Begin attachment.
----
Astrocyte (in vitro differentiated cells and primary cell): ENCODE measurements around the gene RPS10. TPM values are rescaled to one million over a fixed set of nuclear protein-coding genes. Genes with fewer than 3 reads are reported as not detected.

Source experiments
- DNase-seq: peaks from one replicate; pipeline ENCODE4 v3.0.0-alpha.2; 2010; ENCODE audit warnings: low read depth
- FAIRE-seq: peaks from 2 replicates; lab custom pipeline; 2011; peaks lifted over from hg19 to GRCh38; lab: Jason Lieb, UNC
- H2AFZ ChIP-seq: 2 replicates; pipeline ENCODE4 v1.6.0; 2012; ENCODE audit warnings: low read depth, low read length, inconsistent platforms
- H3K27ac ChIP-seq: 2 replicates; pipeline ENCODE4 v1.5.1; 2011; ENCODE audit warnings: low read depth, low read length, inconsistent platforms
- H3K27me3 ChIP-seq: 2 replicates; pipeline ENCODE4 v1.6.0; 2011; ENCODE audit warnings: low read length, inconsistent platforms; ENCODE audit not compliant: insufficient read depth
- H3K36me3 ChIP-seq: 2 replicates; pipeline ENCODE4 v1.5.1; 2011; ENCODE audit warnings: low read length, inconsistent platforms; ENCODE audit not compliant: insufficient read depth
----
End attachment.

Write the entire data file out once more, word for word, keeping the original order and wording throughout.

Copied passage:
Astrocyte (in vitro differentiated cells and primary cell): ENCODE measurements around the gene RPS10. TPM values are rescaled to one million over a fixed set of nuclear protein-coding genes. Genes with fewer than 3 reads are reported as not detected.

Source experiments
- DNase-seq: peaks from one replicate; pipeline ENCODE4 v3.0.0-alpha.2; 2010; ENCODE audit warnings: low read depth
- FAIRE-seq: peaks from 2 replicates; lab custom pipeline; 2011; peaks lifted over from hg19 to GRCh38; lab: Jason Lieb, UNC
- H2AFZ ChIP-seq: 2 replicates; pipeline ENCODE4 v1.6.0; 2012; ENCODE audit warnings: low read depth, low read length, inconsistent platforms
- H3K27ac ChIP-seq: 2 replicates; pipeline ENCODE4 v1.5.1; 2011; ENCODE audit warnings: low read depth, low read length, inconsistent platforms
- H3K27me3 ChIP-seq: 2 replicates; pipeline ENCODE4 v1.6.0; 2011; ENCODE audit warnings: low read length, inconsistent platforms; ENCODE audit not compliant: insufficient read depth
- H3K36me3 ChIP-seq: 2 replicates; pipeline ENCODE4 v1.5.1; 2011; ENCODE audit warnings: low read length, inconsistent platforms; ENCODE audit not compliant: insufficient read depth